I may be alone in this, but I didn’t like Carrie.  The story took turns being either boring or annoying and it seemed to me to be poorly directed, even though it was Brian De Palma.  I’m too lazy to look it up, but I am under the impression that he’s a good director.  I didn’t see that here.  I’m disappointed in both Stephen King and Brian De Palma for this movie, but I am good with what Sissy Spacek brought to the table.  It may have been amazing when it came out somehow, but I’m not down with it today.  It’s probably a movie you should watch because it’s a classic, but it’s my opinion that you can skip it.  Carrie gets “They’re all gonna laugh at you!” out of “I hate Carrie White.”

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Stephen King’s It (1990)


There’s Something Terribly Wrong Here In Derry

It has been a long time since I watched It, and it’s been a long time since I started It. October Horror-thon continues with a movie that I had no idea was actually BOTH sides of the disc it came on. I went in thinking I would rewatch a movie that was only an hour and a half, but it turned out to be double that. But Stephen King movies can tend to be pretty long. I’m pretty sure I’ve sat through The Stand too. This isn’t nearly as long as that, but it is surely an investment. Today’s movie is the classic Stephen King movie (that is apparently a 2-part TV movie turned one long movie), It, directed by Tommy Lee Wallace, written by Stephen King, and starring Tim Curry, John Ritter, Annette O’Toole, Richard Thomas, Harry Anderson, Tim Reid, Dennis Christopher, Richard Masur, and Michael Cole, and the 1960’s versions of the same characters being played by Tim Curry again, Brandon Crane, Emily Perkins, Jonathan Brandis, Seth Green, Marlon Taylor, Adam Faraizl, Ben Heller, and Jarred Blancard. Thems is some cast.

In the beginning, a young girl is riding a tricycle until her mother tells her to come inside. As she’s heading inside, she sees a clown in her mother’s hanging laundry. By the way, does anyone use laundry lines anymore? Probably just the deep south. Well anyways, when the mother comes back outside, the girl is apparently dead. We don’t see it, so we can hardly be sure. Mike Hanlon (1990 = Tim Reid, 1960 – Marlon Taylor) finds out about the murder and realizes that something he and his friends dealt with in their past has returned and is killing kids, so they have to deal with it because they promised each other 30 years earlier. These friends were a bunch of misfits that came together to form what they called “The Losers Club” (which is a much worse name than the Breakfast Club) and was comprised of Bill (1990 = Richard Thomas, 1960 = Jonathan Brandis), Beverly (1990 = Annette O’Toole, 1960 = Emily Perkins), Richie (1990 = Harry Anderson, 1960 = Seth Green), Eddie (1990 = Dennis Christopher, 1960 = Adam Faraizl), Ben (1990 = John Ritter, 1960 = Brandon Crane), Stan (1990 = Richard Masur, 1960 = Ben Heller), and Mike. And I am so happy that I got having to type all of those names out of the way. The remainder of the movie is told jumping back and forth between 1990 and 1960, so I will do my best to summarize.

As Mike calls each of his friend, we catch a piece of what brought them together and what brought them to the problem they must return for. The fat kid is bullied and has no friends until he comes across the stutterer and the asthmatic and they resolve to build a dam for some reason. (By the way, I’ve lost interest in trying to find what their names are, so this is how I will refer to them from now on). The fat kid gets a crush on the girl and introduces her to the group, then they are joined by the comedian (which I say because “the funny one” would indicate that his comedy was funny) and the boyscout. Later on the black one joins. Each one of the Losers encounter a monster that usually comes in the shape of a clown that introduces itself as Pennywise (Tim Curry), but they call It (I will call it Pennywise because It may get confusing). Pennywise kills the stutterer’s little brother and a couple other kids around town. After each of the Losers has encountered Pennywise on their own, they resolve they must destroy it. They manage to damage Pennywise before he escapes, and the group file that under “Good Enough”, but promise to return if it should ever return. They then forget all about the situation until the grown up black one calls them about Pennywise’s return. The group must reunite to take out Pennywise once and for all … except for the boyscout. He kills himself instead.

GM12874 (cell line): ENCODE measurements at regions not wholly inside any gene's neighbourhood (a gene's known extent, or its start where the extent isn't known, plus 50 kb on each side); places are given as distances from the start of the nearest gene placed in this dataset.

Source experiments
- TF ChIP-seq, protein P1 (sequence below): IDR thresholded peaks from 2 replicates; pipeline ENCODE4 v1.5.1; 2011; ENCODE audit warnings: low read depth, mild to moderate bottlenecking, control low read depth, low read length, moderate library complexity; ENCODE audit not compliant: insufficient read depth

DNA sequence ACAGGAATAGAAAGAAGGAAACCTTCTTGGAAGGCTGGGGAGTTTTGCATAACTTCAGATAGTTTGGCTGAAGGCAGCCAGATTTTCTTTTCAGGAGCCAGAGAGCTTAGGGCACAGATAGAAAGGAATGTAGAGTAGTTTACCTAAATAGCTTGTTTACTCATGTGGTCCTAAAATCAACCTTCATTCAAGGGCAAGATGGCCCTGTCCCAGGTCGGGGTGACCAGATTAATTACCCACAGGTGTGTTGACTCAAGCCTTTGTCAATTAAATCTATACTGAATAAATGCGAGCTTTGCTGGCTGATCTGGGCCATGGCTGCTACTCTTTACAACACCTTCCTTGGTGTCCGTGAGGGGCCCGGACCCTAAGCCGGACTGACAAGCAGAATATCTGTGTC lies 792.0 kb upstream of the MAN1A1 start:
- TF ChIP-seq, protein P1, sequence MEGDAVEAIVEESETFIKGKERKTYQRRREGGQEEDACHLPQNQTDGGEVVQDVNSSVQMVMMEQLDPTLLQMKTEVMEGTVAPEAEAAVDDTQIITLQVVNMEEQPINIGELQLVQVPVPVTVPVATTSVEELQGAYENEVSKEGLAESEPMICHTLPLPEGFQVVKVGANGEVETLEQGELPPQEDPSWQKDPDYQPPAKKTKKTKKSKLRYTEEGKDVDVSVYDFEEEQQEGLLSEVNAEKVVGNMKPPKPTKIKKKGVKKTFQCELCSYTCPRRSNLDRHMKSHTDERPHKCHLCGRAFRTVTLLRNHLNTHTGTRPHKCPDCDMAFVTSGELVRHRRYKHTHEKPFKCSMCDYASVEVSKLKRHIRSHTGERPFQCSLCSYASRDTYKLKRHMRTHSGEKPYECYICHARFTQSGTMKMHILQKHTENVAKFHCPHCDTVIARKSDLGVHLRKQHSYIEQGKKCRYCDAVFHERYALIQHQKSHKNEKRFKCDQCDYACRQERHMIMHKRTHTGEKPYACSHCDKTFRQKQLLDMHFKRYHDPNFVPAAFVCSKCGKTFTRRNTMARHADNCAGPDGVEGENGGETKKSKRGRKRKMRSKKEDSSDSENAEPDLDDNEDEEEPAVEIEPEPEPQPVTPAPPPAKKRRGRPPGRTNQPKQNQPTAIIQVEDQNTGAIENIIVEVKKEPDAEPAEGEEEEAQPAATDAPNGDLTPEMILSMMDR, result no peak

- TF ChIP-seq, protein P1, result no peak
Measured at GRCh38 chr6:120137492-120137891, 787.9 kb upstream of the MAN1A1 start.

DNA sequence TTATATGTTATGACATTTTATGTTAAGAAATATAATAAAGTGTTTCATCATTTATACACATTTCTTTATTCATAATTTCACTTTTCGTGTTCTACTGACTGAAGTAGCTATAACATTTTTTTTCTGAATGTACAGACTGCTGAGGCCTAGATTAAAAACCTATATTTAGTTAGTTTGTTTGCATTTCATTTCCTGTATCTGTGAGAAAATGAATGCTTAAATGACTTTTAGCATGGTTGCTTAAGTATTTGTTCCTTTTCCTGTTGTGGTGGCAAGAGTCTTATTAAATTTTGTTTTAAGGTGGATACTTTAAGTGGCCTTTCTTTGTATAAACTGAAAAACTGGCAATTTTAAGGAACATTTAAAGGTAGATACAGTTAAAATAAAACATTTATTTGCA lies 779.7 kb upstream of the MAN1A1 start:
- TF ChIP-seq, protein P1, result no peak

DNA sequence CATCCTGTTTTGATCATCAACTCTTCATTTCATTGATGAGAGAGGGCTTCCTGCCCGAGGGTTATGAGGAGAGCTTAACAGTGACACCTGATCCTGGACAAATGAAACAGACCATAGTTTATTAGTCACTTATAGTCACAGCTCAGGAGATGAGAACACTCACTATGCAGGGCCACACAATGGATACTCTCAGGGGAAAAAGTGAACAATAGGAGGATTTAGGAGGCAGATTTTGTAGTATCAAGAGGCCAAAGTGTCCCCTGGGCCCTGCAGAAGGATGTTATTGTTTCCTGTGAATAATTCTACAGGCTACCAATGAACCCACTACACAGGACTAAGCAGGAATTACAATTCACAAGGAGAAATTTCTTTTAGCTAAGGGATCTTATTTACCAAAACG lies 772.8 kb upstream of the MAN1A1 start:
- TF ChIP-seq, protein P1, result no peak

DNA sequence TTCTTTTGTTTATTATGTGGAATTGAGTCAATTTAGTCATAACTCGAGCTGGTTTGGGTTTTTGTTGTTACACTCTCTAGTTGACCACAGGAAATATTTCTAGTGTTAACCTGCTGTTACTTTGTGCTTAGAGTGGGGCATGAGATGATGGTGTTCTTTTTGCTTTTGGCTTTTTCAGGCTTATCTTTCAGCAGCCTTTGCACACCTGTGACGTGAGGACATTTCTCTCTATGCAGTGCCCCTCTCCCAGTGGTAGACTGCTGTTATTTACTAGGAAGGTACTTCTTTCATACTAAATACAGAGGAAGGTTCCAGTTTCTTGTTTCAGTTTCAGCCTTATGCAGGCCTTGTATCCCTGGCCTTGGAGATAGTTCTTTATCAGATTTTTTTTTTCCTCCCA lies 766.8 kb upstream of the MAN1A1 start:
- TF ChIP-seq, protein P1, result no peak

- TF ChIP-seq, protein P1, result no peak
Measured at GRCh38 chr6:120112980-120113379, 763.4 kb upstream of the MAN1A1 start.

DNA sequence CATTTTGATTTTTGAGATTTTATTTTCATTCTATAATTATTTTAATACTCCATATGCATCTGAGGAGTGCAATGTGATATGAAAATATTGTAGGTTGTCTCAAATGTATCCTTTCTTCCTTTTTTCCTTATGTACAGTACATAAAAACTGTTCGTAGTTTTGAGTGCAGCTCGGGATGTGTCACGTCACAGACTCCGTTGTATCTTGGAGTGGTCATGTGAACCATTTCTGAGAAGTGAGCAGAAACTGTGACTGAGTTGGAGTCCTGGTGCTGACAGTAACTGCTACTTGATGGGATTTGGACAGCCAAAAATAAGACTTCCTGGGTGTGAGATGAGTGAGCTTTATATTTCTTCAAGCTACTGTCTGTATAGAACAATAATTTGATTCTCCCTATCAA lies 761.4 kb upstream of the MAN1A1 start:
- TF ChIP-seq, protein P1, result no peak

Oh my Odin! Has any one movie caused me to write so much description before I get to the review? Because it took me so long, I’ll just say “fuck this movie” and call that a review …

…You still here? Okay, I’ll review it. Disregard the “fuck this movie”. It was said out of frustration and I didn’t mean it. This movie is solid, but it has certainly lost something with the combination of time and the fact that I didn’t realize it was a made for tv movie so I expected more for the budget. Best I can tell, this movie is about fear and not letting it run your life. When they’re kids, their fear is in their imagination and no one can see the effects Pennywise has except the kids. That same fear haunts them still into adulthood and has left them not at their best. The fat kid is an alcoholic, the girl is in an abusive relationship, the asthmatic is still a virgin, the boyscout kills himself at the mere mention of Pennywise, the black one is still black, and the stutterer has basically turned into Stephen King. The comedian, however, is way more successful than the quality of his humor should justify. Once they conquer their fear, their lives take a turn for the better. I would say that the resolution could have been better, though. You would assume that conquering their fears would just involve them deciding they are no longer afraid and Pennywise no longer has any power over them, and then simply fades away. Instead, conquering their fears takes the form of beating the shit out of a giant, fake-y spider with their bare hands and feet. I guess the message still remains.